For this to happen, a large number of people must decide that they want a fundamentally different world! Any charter or unity platform that is put forward must measure up to this necessity. We need to move away from wasting time on any project that gets in the way of this kind of polarization but instead fosters eclecticism of the situation.
We confront rising tension and conflict in the world and in Iran. Neither the Islamic Republic nor the imperialist powers with alternative designs on our future—and who showcase them on the world stage—can easily stage-manage the situation to solve their problems. The situation is changing, both domestically and globally. The imperialist world order is faltering under the influence of the rivalry between China and the U.S., the war in Ukraine, nuclear threats and the danger of the rise of fascism. As a result, what we confront is not a unified imperialist world where the powers can easily come to a common decision. The situation in Iran must also be seen and analyzed within this framework—a framework that the Islamic Republic is aware of and tries to use for its survival.
This is the real situation. We must cast away illusions, and from here forward work for strategic goals, and closely related to this, we must fiercely expose the illusions of the middle classes and reactionary alternatives. At the same time, we must emphasize the fact that people have the right to [seize] political power and for that, they need to choose a different kind of life and consciously take up the meaning and content of the real revolution. Such a thing is never an easy task, but rather it is a duty that we must fight to realize.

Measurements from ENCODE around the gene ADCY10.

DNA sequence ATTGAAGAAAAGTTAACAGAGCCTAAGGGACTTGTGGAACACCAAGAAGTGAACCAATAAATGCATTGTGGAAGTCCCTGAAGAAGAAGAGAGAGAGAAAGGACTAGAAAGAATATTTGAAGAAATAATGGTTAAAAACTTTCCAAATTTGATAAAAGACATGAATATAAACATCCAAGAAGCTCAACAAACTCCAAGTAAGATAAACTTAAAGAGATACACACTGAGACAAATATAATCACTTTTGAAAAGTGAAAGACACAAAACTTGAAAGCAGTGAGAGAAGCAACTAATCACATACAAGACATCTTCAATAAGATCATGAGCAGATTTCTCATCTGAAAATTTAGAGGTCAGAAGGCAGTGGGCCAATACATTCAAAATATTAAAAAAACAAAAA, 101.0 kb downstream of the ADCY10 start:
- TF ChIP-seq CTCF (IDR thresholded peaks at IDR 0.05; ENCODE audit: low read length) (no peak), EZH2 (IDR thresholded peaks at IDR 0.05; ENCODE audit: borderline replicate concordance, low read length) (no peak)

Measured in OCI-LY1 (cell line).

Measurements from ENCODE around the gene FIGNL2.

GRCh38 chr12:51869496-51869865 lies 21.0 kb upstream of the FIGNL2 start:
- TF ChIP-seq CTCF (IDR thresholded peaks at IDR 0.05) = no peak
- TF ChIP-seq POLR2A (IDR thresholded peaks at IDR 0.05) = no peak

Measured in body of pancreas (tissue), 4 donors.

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More than ever, we still need radical campaigns. We still have to organize the people to step across the red lines of the Islamic Republic and the theocratic patriarchy—whether Shia or Sunni—in our millions, and in an organized way, from Tehran to Khash and from Zahedan to Kurdistan and Tabriz. Still and more than ever, it is necessary for high school students, boys and girls, and teenagers to organize against forced hijab in the universities and classrooms and to break down the walls of sexual and gender oppression. It is still necessary for male and female nurses to organize to drive the compulsory hijab out of hospital spaces. Still and more than ever, it is necessary for female students to become an organized force to confront the mandatory hijab and the guidance patrols. ... Finally, truly and urgently, these struggles must proceed in an organized way. When confronting the organized patriarchy and its state power, one-by-one resistance can never succeed.